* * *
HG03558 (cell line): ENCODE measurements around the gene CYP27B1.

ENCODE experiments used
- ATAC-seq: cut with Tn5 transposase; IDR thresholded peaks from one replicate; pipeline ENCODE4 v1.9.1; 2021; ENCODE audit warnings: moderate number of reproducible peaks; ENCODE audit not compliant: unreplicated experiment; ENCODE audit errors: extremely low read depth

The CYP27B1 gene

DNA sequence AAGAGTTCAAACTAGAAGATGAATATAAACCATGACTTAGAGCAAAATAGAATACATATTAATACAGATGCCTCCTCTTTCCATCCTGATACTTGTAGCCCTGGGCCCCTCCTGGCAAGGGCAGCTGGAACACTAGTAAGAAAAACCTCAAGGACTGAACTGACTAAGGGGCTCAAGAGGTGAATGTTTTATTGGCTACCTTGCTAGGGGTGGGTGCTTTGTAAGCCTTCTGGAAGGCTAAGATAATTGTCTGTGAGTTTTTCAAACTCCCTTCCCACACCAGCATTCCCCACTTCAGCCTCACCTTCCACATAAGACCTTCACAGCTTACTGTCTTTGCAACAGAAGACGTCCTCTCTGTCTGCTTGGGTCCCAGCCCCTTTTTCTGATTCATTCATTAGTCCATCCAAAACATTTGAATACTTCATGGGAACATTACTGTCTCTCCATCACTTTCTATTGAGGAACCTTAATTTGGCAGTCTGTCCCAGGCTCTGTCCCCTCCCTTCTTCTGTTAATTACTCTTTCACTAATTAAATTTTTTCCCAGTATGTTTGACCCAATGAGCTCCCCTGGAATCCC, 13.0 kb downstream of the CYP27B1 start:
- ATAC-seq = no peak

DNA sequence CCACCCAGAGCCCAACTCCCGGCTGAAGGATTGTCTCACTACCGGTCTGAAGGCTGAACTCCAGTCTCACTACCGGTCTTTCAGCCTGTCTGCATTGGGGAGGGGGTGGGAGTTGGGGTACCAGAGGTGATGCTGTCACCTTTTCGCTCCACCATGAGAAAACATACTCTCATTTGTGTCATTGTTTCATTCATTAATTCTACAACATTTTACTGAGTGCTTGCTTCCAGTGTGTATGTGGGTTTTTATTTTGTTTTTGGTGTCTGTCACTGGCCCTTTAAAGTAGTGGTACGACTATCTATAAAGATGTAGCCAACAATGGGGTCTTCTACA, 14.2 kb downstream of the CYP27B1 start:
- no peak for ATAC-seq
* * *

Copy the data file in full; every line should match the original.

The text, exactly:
HG03558 (cell line): ENCODE measurements around the gene CYP27B1.

ENCODE experiments used
- ATAC-seq: cut with Tn5 transposase; IDR thresholded peaks from one replicate; pipeline ENCODE4 v1.9.1; 2021; ENCODE audit warnings: moderate number of reproducible peaks; ENCODE audit not compliant: unreplicated experiment; ENCODE audit errors: extremely low read depth

The CYP27B1 gene

DNA sequence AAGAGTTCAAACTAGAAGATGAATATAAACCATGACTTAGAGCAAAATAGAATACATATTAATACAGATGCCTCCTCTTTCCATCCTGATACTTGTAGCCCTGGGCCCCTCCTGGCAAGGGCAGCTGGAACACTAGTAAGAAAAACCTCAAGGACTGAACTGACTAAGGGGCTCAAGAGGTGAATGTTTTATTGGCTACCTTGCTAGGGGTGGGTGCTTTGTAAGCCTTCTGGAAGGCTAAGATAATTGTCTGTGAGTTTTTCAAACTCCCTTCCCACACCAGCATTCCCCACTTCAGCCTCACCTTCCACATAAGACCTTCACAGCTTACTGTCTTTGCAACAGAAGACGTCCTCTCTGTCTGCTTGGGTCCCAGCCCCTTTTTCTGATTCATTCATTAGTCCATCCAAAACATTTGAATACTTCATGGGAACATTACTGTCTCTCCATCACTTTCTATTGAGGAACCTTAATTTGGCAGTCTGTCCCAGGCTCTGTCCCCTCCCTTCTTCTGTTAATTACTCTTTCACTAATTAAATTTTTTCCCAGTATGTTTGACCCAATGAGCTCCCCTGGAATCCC, 13.0 kb downstream of the CYP27B1 start:
- ATAC-seq = no peak

DNA sequence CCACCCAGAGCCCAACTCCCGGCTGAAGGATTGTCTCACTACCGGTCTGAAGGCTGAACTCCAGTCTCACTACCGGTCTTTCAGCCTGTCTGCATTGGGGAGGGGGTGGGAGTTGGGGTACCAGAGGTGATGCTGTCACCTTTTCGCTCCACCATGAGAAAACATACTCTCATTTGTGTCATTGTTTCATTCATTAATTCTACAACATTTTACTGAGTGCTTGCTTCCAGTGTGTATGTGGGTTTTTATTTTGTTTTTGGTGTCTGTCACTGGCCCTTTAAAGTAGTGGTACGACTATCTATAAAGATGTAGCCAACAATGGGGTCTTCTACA, 14.2 kb downstream of the CYP27B1 start:
- no peak for ATAC-seq